I have an aversion to certain public places. The more crowded and bureaucratic, the more I do my best to avoid them, or at least I try to limit my time in these places. For example, I hate airports, yet I love to fly. My dislike of airports used to make me chronically late, until one day — I missed my flight. This made me rethink my relationship to airports, and now I am always on time, but not without some trepidation. Right up there with my airport aversion is my intense dislike of subways at rush hour and parades of any kind; whether they are political or celebratory, I hate parades.
By now, you may think I am claustrophobic, but I swear I’m not. I function fairly well, despite my little eccentricities. But I admit that my aversion of public spaces does not include elevators. Elevators are different. For one thing, there’s not much room for bureaucracy in an elevator. Elevators are quite interesting. Being in such close proximity with complete strangers always tempts me to stare at my fellow passengers. This makes people uncomfortable, I know it, but I can’t help it. What else is a writer supposed to do? Here is an opportunity for research! Can you think of a better place to examine another human being at such close range without getting personally involved? In an elevator, I can imagine all sorts of things; the details of that person’s inner life make up the kernels that are the beginnings of STORY. Here are just some of the things that spring to mind as I stare unabashedly at my fellow elevator riders.
Is this person in a relationship? Married, or not? Good in bed or not? Cheating on the spouse or not? Any children? What does this person do for a living? What secrets is this person hiding from his or her family? What secrets is this person hiding even from him or her self? What is the worst thing that has ever happened to this person? What’s his or her greatest fear? What’s this person’s secret dream? What’s the most unexpected thing this person has ever done? Would I want to be stuck in an elevator with this person, or not? There are lots more questions…but hey, remember, this is just an elevator ride!
Of course, if you’re not the type or writer who is comfortable staring at your fellow elevator passengers, you can strike up a very time-limited, meaningless conversation. Why not? It’s done all the time, and I admit, I’ve been guilty of it myself…Hi, pretty hot outside, isn’t it? Good thing it’s Friday! Or…Did you have to wait forever for the B train too? If you don’t feel like engaging in chatter, you could let out an accidental fart, and glance at everyone else in an accusatory manner, shrug, and if you’re really brave, declare, It wasn’t me! — just as the elevator door opens and you run out like the coward that you know you are.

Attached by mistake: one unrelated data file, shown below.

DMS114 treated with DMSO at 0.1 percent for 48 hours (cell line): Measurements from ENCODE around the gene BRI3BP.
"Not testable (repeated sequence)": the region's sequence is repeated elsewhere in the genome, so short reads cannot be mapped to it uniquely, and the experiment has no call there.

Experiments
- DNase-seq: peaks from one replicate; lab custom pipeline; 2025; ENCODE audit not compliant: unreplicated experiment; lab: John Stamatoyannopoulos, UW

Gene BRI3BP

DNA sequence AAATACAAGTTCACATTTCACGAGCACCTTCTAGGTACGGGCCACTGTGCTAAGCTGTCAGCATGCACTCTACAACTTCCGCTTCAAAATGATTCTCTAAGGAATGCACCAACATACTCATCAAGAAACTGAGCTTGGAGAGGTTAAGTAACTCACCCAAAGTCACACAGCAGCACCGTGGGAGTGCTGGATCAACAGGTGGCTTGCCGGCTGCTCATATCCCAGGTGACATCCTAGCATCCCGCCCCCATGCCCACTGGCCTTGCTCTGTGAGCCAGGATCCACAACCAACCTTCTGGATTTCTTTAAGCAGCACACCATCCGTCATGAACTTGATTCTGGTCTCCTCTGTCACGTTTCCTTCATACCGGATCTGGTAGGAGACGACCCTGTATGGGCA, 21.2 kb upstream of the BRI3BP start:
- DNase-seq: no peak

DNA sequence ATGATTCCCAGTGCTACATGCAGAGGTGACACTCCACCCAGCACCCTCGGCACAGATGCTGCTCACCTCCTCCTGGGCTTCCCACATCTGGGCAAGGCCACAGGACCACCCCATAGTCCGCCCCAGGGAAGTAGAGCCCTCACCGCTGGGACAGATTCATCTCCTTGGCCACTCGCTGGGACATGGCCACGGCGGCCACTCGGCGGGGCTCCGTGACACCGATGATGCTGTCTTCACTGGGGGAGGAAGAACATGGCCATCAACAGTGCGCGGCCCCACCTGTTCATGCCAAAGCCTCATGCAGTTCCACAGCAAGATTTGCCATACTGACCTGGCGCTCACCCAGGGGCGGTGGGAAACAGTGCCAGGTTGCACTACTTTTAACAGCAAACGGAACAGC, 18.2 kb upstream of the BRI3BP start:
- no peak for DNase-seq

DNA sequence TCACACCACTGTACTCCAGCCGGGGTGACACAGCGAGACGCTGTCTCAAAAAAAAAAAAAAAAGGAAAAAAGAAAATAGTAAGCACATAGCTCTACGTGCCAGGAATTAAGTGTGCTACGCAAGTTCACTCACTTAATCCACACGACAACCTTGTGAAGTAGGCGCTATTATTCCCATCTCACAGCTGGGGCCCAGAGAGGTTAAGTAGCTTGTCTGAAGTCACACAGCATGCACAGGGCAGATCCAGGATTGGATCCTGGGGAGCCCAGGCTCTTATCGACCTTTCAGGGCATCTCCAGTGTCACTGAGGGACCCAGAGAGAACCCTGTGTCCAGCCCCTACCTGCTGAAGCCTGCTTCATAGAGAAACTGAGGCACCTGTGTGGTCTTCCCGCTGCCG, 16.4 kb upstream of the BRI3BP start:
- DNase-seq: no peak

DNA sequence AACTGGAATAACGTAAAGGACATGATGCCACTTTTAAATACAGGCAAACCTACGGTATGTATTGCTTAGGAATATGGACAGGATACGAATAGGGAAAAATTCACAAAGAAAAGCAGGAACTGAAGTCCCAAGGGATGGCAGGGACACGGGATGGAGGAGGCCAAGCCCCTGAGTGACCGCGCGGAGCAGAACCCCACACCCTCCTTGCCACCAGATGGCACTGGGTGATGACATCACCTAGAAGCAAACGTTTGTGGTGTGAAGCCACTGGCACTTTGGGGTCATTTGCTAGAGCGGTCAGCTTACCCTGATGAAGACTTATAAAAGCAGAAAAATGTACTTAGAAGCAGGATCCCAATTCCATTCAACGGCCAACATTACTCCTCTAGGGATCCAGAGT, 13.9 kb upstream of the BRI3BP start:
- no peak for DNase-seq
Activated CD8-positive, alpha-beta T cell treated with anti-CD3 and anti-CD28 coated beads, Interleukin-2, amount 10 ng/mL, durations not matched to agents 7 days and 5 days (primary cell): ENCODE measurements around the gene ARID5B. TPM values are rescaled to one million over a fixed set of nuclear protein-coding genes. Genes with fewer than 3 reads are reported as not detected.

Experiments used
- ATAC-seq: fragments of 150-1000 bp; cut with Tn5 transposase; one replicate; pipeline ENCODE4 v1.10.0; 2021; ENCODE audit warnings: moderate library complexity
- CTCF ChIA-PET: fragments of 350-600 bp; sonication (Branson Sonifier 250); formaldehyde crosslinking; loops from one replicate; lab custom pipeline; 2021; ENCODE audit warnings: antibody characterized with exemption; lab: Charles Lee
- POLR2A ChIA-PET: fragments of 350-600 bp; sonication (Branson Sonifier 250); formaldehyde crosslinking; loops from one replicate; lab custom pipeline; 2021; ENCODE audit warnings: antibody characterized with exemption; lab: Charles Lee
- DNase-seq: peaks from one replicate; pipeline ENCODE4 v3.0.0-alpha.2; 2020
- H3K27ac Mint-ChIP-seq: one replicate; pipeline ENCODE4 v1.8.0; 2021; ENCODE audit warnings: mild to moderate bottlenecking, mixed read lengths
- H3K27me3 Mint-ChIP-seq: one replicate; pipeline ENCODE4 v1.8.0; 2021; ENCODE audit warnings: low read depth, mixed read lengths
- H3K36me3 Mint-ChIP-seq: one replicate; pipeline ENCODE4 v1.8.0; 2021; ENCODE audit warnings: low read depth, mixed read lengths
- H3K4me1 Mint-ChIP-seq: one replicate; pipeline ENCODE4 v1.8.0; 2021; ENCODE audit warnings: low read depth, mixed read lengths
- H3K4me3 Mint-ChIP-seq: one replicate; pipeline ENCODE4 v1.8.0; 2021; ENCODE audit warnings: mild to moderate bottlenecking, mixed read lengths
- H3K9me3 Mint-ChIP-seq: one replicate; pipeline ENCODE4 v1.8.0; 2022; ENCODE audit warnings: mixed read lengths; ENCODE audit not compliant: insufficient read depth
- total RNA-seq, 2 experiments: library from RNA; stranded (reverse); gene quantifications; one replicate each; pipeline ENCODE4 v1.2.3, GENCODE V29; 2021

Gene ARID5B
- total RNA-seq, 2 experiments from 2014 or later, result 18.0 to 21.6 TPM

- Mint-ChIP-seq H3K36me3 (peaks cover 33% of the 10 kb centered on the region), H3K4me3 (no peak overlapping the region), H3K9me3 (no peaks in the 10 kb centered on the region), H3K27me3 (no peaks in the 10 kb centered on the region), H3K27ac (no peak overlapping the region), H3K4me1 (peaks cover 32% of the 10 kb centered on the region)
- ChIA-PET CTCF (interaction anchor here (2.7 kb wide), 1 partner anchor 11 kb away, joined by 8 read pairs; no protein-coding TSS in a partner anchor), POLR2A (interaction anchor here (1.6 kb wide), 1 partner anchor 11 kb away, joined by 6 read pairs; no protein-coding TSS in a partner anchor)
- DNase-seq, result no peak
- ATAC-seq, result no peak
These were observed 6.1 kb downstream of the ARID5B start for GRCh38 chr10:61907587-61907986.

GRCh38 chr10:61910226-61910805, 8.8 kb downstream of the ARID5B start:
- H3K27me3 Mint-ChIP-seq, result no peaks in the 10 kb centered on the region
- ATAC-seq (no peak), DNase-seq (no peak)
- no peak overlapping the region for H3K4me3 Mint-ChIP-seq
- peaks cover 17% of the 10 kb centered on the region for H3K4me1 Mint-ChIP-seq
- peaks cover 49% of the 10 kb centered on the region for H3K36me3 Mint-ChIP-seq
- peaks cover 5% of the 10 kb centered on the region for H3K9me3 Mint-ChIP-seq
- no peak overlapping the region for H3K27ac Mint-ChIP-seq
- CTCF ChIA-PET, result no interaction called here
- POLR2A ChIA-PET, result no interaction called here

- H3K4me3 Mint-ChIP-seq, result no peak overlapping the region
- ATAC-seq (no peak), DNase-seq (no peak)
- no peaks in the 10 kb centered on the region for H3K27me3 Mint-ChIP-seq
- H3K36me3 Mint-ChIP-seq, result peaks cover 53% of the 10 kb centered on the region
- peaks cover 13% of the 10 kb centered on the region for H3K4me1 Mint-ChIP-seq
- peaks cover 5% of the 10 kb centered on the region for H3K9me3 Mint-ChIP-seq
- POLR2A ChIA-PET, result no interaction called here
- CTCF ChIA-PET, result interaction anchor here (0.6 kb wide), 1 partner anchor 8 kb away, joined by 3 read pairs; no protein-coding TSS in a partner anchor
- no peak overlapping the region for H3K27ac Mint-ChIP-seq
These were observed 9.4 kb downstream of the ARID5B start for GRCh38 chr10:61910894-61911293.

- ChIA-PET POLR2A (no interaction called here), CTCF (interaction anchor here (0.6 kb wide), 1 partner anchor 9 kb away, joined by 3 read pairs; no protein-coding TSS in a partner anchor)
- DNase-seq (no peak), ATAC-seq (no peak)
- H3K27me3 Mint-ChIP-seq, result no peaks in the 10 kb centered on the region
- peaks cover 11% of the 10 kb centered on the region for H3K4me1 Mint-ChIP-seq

Another option for smooth elevator riding is to avoid eye contact, especially when the elevator is packed. You keep your eyes riveted to the changing floor numbers above the elevator door. Ever wonder, what’s so fascinating about those lights?
No matter which option from the ones enumerated you choose — if you’re a writer — you should have the beginnings of a PLOT by the time you’ve exited the elevator. The CHARACTER part of your story is already taken care of, since you’ve been studying your specimen at such close range. Here are the beginnings of just one possible plot scenario. WRITERS TAKE HEART: There are as many plot scenarios as there are writers, and … there are many more revisions to any given plot than there are writers.
Elevator Scenario #1. A young woman who has just moved to the big city from Omaha, Nebraska gets into the elevator from the lobby of the New York Life Building. The elevator is empty because she is early. It is 7:45 AM, and this is Mary Malarsky’s (I’ve just given her a name!) first day at her new job and she does not want to be late. She is nervous. She’s had a hard time sleeping last night (on an air mattress) since she is staying at cousin Janet’s apartment in Astoria, Queens, until she saves enough money to get her own place. Mary is holding a cup of Dunkin Donuts Coffee (she hates Starbucks; it’s too bitter and it’s pricey). Her job as an actuarial intern at the insurance company pays very little, not enough for Mary to afford her own apartment, but once she completes her internship, she will be gainfully employed. Mary’s real dream, however, is to write an Op Ed column for the New York Times. Her secret hero is Maureen Dowd.
The elevator stops on the 15th floor, and Benjamin Walker gets in. Ben is about three years older than Mary and he is a native New Yorker, and a trust fund baby who has graduated from Princeton. Ben has a job at New York Life, but Mary is unaware of that.
Mary, who is very friendly by nature, greets him with, “Good morning, Benjamin.”
“How’d you know my name?” Ben asks her.
She points to his shirt pocket, “Your name tag.” She answers, taking a sip of her coffee.
Ben laughs. “Oh, I forgot about that.”
Mary smiles back the kind of smile that lights up all 40 floors of the New York Life Building.
Cut. We are now on the 36th floor and Mary walks out of the now empty elevator crying. What happened between the 15th floor and the 36th floor that made Mary cry? END of Scenario #1.
Okay. Whether you like this scenario or not, is irrelevant. And please, please, don’t write me back with possible answers to the “What made Mary cry?” question. Honestly, I have no idea! And the only way I’ll discover that is by writing it. I’m trying to make a point here. When you’re a writer, stories are all around you, waiting for you to breathe life into them. In fact, stories are EVERYWHERE. If you’re a writer, you will surely recognize a story when it walks through your elevator door. Even when the elevator is empty, except for you. Especially when the elevator is empty.
If you are a writer, you know who you are. Keep writing!
All my best,